Preparing for Parenthood
Knowing what to expect can help make the transition into parenthood easier. We’ve got tips to prepare you for the big changes ahead.
Life with a newborn – the first few months
A lot changes in the first few months after birth!
It can also be an emotional rollercoaster. It’s natural to have mixed feelings such as joy, worry, anger, relief, frustration, excitement and at times you may even feel overwhelmed.
In addition to giving lots of love and cuddles to your baby, parenting is a set of skills you can learn. And there may be lots of trial and error as you figure it out.
Just remember, you’re not alone!
Tips to help you prepare
- You’re not expected to have all the answers. Becoming a parent is a process. A lot of parents find that it takes time to get the hang of it.
- Keep an open mind – prepare for the unexpected!
- Have a basic understanding of what babies like and need
- Take care of yourself. Try to rest whenever you can
- Accept your feelings – being stressed and angry can be common emotions
- Accept that change will be the new normal
- Back yourself and have confidence in your own abilities
- Trust your own instincts – don’t take advice on face value
- Build supports and ask for help when you need it
Taking care of yourself
Making time for yourself is often the last thing on your mind or it can feel too selfish.
Giving yourself a break and looking after yourself helps you to be a better parent.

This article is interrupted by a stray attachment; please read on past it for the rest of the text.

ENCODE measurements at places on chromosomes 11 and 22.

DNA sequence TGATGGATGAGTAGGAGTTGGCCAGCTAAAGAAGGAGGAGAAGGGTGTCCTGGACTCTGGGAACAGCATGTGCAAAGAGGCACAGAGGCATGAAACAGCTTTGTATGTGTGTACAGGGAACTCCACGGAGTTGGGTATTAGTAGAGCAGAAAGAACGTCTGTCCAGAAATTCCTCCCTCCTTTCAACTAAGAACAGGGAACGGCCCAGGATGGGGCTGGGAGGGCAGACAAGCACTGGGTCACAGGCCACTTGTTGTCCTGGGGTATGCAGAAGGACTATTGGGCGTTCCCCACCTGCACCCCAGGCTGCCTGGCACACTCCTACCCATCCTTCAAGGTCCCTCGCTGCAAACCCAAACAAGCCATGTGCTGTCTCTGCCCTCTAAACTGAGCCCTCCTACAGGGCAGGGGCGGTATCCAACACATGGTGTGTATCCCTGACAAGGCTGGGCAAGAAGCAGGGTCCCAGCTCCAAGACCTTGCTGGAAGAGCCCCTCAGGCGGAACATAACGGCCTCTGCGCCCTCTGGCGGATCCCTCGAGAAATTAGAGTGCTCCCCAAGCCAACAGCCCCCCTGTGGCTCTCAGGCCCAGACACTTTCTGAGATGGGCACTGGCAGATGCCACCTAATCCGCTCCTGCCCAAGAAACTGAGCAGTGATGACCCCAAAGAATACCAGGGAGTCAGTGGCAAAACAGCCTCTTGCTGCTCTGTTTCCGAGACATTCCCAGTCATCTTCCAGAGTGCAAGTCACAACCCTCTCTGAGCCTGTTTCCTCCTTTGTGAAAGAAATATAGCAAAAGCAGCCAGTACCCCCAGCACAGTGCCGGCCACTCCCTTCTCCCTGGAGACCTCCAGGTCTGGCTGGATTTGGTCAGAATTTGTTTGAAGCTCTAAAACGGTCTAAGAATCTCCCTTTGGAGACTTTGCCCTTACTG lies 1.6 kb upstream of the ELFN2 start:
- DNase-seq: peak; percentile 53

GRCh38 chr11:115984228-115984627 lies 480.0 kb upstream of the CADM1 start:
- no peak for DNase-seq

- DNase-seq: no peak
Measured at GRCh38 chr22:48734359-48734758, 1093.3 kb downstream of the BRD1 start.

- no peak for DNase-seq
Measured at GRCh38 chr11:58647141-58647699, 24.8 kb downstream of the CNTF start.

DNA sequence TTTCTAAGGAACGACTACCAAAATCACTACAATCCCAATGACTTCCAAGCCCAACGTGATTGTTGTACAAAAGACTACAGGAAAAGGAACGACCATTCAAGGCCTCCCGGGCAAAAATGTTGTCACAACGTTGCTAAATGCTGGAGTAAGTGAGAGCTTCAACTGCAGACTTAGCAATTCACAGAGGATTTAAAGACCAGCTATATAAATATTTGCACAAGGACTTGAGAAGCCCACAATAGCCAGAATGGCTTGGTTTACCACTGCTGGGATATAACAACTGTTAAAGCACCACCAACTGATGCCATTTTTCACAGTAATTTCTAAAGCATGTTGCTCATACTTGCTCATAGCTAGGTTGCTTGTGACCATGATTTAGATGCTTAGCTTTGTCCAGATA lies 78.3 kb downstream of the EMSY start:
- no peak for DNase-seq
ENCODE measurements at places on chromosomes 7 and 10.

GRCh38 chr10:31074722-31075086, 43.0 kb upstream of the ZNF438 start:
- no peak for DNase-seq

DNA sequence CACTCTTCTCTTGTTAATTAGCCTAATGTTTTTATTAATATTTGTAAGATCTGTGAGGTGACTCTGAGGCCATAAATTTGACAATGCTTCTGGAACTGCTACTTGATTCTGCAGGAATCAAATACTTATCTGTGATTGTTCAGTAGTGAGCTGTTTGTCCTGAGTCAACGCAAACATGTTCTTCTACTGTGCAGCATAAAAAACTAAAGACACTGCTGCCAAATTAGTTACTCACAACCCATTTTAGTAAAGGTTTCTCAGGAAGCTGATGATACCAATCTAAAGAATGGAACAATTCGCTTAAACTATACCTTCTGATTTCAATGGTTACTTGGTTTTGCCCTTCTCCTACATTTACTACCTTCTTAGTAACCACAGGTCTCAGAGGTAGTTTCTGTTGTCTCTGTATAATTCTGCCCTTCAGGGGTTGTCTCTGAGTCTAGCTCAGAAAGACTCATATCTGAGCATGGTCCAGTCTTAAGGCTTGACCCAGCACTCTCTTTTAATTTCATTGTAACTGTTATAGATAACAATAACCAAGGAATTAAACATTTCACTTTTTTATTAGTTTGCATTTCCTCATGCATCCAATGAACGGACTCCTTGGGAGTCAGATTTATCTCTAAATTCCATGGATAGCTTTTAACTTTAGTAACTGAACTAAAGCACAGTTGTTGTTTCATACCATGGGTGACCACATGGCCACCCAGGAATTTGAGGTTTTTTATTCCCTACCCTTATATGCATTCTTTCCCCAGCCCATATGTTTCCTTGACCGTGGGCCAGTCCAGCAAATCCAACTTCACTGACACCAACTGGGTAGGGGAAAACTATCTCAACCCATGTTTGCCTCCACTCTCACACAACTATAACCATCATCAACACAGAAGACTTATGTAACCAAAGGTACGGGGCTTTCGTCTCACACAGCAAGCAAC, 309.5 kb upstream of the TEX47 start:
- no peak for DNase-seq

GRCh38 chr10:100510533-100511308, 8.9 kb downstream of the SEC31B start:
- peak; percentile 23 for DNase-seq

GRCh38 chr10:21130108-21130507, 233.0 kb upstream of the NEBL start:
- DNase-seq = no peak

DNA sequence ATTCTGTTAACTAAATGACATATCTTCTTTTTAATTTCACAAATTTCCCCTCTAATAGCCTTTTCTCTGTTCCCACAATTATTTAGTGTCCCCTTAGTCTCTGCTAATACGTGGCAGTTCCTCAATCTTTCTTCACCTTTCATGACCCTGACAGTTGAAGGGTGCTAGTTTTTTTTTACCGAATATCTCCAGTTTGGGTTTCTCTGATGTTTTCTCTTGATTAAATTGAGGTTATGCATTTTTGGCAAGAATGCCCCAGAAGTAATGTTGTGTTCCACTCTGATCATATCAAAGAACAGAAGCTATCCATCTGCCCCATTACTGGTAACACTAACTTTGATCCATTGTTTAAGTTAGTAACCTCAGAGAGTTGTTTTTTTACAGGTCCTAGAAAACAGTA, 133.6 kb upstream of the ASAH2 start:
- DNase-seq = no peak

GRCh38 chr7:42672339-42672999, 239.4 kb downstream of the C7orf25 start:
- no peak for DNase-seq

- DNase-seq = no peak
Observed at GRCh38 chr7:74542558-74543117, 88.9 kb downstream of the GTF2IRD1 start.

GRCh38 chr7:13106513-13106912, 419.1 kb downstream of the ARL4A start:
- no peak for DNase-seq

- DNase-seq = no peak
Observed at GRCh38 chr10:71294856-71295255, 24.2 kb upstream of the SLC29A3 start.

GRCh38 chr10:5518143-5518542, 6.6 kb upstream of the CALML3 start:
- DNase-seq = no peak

Here are some ideas, but you might like to come up with your own list!
- Try to keep up some of the interests you had before kids
- Exercise – this will help with energy and sleep
- Eat well – this will give you more energy and nutrients (especially for pregnant and breastfeeding mothers)
- Use relaxation techniques like deep breathing
- Do at least one thing a day you enjoy
- Seek help when you need it
Taking care of your adult relationships
Becoming a parent means there is less time to spend with your partner, friends and relatives. Fulfilling your need for love and support is still important though!
- If you are in a couple make time to spend together regularly and show your partner you care
- Make time to listen and support each other. Connect at time when you can give your full attention to your partner
- Make friends with other new parents alongside regular contact with family and friends
Making adjustments at home
You may be single, in a couple, or expanding your family with varying levels of support.
It’s no surprise that a new baby brings changes to the workload and new demands on your time.
Try to talk about it with the people around you and work out the right balance for your family:
- Ask for support from family and friends when needed
- Talk about responsibilities and what is fair for everyone
- Prioritise what is most important
- Establish routines but also be flexible
- Find out new strategies from parenting support services
Having a supportive network around you is important. These people and services can help:
- GP, Child Health Nurse or midwife
- Your local Parentline service
- Community Child Health Centre
- Local Parenting Groups
- Pregnancy, Birth and Baby Helpline – 1800 882 436
- National Breastfeeding Helpline – 1800 686 268
- PANDA (Perinatal Anxiety & Depression Australia) – 1300 726 306
- Mensline Australia – 1300 78 99 78